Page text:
UBC postdoctoral researcher Stilianos Louca has won The Science & SciLifeLab Prize for Young Scientists for his research on the metabolism of microorganisms.
Louca, who also won the 2017 Governor-General's Gold Medal as the UBC doctoral graduate with the most outstanding academic record, studies the role of microorganisms in the biogeochemical cycling of ecosystems.
Louca considers each organism as a genome, focusing on the activity of the genes rather than their taxonomic category. Conceptually, Louca’s approach is similar to Dawkin’s famous “selfish gene” theory.
“This gene centric view is a very elegant way to understand nature,” he explains.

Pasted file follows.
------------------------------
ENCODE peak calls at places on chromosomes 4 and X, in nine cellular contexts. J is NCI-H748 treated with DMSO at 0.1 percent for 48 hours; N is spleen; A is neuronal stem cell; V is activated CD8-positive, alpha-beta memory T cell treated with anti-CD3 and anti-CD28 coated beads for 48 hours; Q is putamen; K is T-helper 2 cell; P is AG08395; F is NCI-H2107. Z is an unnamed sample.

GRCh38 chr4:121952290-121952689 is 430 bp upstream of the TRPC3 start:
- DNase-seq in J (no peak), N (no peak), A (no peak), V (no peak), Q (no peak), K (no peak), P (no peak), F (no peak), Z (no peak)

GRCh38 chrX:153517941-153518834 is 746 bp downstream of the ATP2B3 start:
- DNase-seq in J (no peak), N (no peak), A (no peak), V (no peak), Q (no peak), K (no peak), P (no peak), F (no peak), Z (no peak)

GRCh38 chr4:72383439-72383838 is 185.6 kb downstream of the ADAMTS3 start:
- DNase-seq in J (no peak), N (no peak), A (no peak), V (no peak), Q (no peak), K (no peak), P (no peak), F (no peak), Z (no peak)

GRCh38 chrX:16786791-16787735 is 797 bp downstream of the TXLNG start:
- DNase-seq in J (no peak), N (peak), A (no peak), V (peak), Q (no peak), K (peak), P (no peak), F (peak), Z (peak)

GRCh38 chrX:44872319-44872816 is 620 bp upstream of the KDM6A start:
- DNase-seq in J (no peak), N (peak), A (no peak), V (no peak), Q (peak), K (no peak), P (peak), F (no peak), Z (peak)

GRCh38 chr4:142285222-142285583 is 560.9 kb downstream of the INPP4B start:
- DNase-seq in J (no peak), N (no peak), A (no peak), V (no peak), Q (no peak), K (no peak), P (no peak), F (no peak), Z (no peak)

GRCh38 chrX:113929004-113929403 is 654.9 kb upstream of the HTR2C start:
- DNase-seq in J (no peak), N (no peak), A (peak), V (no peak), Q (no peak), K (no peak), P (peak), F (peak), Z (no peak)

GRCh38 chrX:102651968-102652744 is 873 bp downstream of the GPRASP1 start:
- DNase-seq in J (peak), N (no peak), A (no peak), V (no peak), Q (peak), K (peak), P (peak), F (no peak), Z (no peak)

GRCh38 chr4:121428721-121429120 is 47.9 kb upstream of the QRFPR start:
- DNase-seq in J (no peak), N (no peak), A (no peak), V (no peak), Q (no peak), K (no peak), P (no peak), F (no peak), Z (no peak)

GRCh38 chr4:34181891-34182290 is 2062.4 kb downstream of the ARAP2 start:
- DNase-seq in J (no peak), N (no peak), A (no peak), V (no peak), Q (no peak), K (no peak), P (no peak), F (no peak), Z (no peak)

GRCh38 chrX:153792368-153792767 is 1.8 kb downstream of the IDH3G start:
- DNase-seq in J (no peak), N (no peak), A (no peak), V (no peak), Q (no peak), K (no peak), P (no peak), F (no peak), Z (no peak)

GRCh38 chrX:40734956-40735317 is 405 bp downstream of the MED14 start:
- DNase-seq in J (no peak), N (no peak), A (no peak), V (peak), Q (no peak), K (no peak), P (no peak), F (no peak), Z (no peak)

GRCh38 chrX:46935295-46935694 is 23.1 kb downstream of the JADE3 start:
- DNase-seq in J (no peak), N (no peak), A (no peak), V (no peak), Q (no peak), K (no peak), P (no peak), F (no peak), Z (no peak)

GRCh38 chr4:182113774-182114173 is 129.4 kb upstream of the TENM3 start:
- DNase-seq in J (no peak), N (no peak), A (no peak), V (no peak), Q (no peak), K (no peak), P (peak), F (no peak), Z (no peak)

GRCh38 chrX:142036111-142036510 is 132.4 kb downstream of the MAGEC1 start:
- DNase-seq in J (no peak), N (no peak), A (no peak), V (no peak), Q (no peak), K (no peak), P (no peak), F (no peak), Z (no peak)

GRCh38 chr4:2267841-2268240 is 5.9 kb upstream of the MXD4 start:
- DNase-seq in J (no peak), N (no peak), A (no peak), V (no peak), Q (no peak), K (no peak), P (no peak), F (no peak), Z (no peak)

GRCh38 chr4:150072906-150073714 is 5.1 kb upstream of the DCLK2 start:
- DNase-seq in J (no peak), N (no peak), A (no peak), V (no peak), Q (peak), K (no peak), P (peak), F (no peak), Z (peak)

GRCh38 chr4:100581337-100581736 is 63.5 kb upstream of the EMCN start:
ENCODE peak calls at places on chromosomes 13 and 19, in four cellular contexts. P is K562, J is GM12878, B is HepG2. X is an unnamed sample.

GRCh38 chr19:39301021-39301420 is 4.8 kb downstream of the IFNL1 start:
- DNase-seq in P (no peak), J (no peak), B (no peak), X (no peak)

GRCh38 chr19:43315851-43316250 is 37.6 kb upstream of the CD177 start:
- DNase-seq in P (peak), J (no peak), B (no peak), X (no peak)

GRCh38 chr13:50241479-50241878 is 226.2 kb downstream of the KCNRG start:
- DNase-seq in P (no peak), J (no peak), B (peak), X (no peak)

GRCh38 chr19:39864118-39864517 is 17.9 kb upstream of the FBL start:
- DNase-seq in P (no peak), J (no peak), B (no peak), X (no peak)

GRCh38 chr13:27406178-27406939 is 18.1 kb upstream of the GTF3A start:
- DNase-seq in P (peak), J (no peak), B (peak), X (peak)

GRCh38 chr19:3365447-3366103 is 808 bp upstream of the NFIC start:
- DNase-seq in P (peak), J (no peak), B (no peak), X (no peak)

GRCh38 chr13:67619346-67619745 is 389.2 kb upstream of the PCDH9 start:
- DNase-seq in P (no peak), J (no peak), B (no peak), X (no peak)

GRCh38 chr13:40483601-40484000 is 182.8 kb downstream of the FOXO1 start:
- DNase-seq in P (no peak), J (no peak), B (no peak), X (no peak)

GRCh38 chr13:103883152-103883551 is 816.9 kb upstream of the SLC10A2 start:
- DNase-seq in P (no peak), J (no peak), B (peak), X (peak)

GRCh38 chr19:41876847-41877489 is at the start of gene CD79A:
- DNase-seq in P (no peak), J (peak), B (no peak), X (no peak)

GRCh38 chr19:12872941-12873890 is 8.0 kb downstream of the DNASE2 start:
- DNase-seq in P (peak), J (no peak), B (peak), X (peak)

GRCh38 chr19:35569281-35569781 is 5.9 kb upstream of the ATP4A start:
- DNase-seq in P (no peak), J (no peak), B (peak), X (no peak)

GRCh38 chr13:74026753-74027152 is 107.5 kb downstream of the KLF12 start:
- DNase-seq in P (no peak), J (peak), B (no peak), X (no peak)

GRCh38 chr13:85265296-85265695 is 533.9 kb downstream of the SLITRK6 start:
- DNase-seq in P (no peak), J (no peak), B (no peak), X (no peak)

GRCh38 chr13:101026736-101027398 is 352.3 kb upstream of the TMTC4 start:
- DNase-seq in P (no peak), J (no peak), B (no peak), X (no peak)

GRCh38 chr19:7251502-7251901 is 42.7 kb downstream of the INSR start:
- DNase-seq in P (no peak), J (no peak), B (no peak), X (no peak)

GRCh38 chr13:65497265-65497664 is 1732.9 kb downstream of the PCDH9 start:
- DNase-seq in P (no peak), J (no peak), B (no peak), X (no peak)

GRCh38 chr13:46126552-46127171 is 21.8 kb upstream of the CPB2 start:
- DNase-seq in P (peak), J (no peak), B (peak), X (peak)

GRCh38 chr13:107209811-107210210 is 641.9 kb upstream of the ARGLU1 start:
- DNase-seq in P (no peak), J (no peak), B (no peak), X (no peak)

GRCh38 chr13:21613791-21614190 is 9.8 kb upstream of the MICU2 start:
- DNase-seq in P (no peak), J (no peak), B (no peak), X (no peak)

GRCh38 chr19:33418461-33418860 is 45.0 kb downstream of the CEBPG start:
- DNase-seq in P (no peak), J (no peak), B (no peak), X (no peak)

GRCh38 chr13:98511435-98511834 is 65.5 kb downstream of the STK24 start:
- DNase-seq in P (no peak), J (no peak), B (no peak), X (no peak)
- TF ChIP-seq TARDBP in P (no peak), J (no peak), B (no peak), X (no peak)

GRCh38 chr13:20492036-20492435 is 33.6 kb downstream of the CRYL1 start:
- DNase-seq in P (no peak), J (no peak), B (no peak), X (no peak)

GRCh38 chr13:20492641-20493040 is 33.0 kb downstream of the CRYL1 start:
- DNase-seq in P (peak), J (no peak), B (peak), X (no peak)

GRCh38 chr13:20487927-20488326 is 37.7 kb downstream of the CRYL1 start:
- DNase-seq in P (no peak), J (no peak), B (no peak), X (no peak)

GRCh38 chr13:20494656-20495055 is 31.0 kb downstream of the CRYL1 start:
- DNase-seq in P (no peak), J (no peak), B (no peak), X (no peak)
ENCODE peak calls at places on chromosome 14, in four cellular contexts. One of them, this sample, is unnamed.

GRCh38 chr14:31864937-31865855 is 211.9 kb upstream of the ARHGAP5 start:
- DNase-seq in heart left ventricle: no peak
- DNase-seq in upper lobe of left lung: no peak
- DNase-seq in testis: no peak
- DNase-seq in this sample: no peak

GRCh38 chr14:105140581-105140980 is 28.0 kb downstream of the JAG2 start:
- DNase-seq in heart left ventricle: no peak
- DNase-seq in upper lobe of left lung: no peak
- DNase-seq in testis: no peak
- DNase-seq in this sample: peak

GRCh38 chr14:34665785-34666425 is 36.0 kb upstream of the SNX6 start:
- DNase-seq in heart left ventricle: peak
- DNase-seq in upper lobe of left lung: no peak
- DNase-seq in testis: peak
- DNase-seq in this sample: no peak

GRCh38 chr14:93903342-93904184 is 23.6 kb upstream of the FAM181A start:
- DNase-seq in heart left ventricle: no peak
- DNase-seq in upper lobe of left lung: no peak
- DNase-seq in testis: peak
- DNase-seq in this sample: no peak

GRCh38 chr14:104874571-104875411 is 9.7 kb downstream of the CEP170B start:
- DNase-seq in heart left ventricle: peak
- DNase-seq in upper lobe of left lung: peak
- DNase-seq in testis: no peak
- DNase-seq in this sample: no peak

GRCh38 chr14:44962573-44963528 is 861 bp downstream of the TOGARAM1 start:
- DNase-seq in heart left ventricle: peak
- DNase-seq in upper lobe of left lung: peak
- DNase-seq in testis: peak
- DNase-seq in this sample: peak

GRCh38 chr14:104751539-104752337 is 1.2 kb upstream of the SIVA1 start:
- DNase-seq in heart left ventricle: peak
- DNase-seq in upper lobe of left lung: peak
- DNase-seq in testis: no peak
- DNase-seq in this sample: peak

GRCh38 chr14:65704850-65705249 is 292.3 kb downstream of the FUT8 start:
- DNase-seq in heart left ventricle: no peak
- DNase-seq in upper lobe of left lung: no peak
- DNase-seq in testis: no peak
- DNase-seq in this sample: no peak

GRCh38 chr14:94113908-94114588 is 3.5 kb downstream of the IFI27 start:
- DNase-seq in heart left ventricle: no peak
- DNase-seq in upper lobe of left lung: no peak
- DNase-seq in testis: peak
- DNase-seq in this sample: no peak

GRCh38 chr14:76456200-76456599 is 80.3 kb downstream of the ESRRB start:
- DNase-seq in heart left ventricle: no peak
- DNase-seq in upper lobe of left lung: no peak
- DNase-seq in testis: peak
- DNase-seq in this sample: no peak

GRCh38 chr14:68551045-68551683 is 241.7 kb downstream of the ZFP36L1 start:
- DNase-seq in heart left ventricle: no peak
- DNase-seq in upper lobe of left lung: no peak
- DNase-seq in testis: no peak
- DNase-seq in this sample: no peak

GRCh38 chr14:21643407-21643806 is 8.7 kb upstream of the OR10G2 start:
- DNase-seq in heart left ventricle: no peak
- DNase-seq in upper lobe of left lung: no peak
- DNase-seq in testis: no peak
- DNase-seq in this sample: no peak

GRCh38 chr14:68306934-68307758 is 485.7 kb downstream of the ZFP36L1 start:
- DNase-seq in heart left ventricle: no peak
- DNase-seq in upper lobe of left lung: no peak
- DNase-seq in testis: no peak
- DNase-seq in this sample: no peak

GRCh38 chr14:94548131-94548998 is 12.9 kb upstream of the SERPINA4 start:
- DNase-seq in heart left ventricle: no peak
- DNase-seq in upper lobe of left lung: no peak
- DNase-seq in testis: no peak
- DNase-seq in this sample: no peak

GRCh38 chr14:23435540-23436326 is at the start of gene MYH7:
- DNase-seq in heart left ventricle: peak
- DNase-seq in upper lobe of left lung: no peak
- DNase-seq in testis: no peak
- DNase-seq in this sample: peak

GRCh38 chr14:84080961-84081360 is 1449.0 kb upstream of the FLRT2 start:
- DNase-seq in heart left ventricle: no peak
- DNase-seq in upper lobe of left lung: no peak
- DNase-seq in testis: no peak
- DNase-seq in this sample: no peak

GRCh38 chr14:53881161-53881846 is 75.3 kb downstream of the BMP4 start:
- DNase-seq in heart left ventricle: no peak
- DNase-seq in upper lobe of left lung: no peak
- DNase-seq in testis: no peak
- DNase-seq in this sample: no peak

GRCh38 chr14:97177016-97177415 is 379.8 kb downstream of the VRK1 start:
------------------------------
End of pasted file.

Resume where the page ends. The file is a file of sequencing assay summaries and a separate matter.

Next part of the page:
Louca’s research includes studying an oxygen minimum zone in the Saanich Inlet to see how specific genes manifest over time and space.
Louca, who has a PhD in Applied Mathematics from UBC, loves combining techniques from many different fields in order to find answers, and believes microbiology is entering a golden age due to rapid technological advances. His future research might veer into the role of evolution on genes.
“Can we separate the dynamics of genes over long time scales, in terms of how they go up and down in Earth's history, from taxonomic classifications? That’s what interests me,” he says.
The Science & SciLifeLab Prize for Young Scientists is administered by Science/AAAS and SciLifeLab. As the grand prize winner, Louca receives $30,000 and has an essay in the latest issue of Science.